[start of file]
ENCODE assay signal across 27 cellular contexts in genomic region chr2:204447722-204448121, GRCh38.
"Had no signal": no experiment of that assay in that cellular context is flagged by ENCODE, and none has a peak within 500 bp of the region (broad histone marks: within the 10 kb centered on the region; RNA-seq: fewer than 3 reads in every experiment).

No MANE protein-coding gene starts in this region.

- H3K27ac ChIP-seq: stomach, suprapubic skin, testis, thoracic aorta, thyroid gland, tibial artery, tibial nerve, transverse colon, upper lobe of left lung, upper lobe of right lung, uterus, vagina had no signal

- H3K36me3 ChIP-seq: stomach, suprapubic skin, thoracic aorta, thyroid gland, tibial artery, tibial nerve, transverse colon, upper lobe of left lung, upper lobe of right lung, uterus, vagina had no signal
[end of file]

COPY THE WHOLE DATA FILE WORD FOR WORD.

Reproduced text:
ENCODE assay signal across 27 cellular contexts in genomic region chr2:204447722-204448121, GRCh38.
"Had no signal": no experiment of that assay in that cellular context is flagged by ENCODE, and none has a peak within 500 bp of the region (broad histone marks: within the 10 kb centered on the region; RNA-seq: fewer than 3 reads in every experiment).

No MANE protein-coding gene starts in this region.

- H3K27ac ChIP-seq: stomach, suprapubic skin, testis, thoracic aorta, thyroid gland, tibial artery, tibial nerve, transverse colon, upper lobe of left lung, upper lobe of right lung, uterus, vagina had no signal

- H3K36me3 ChIP-seq: stomach, suprapubic skin, thoracic aorta, thyroid gland, tibial artery, tibial nerve, transverse colon, upper lobe of left lung, upper lobe of right lung, uterus, vagina had no signal